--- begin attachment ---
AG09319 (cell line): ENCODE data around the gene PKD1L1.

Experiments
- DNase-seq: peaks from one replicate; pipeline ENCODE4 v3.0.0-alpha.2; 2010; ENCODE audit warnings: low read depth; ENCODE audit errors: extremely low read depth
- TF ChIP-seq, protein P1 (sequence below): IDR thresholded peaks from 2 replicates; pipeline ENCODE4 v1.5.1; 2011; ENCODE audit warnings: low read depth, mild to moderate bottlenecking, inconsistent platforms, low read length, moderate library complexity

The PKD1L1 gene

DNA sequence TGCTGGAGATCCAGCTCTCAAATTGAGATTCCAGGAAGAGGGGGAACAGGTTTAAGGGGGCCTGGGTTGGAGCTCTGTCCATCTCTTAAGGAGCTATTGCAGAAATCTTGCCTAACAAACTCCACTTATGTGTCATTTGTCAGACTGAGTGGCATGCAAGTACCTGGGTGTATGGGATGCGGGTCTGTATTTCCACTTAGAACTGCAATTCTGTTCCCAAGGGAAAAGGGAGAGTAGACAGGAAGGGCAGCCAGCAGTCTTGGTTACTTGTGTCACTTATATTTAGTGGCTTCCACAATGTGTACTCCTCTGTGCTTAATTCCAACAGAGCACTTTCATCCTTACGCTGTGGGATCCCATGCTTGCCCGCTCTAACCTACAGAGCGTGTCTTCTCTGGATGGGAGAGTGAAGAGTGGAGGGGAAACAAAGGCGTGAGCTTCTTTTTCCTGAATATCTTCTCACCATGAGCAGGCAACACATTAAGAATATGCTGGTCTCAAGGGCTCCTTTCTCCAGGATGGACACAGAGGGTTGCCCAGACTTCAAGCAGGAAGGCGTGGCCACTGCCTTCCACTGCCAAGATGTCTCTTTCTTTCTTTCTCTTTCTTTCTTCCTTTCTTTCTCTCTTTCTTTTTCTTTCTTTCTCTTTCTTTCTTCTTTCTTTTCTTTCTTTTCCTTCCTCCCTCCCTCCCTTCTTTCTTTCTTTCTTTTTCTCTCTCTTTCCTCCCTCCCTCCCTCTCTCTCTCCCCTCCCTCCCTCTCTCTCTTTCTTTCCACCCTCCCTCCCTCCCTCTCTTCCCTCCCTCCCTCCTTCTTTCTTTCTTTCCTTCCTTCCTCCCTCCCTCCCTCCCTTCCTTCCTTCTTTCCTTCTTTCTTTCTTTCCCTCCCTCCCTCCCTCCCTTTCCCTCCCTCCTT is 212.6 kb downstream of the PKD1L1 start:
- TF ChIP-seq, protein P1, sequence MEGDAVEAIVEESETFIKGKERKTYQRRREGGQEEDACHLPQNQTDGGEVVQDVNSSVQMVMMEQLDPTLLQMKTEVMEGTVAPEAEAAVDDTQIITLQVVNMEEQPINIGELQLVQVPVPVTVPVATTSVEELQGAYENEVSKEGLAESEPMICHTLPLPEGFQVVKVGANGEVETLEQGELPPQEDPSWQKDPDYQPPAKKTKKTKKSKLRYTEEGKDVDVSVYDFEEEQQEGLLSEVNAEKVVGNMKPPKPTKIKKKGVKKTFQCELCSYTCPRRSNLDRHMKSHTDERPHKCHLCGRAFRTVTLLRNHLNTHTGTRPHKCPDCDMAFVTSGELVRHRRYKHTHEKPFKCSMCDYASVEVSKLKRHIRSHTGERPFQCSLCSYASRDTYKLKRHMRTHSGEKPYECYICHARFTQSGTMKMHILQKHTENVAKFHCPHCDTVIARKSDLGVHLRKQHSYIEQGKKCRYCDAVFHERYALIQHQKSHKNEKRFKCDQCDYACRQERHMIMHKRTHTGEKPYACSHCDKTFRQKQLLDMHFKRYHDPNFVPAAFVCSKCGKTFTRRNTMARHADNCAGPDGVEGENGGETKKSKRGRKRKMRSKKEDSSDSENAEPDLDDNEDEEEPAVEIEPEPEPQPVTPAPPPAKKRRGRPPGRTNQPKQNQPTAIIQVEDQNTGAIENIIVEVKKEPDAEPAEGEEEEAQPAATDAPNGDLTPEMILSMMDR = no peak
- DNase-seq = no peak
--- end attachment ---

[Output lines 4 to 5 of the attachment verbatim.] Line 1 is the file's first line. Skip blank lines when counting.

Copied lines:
- TF ChIP-seq, protein P1 (sequence below): IDR thresholded peaks from 2 replicates; pipeline ENCODE4 v1.5.1; 2011; ENCODE audit warnings: low read depth, mild to moderate bottlenecking, inconsistent platforms, low read length, moderate library complexity

The PKD1L1 gene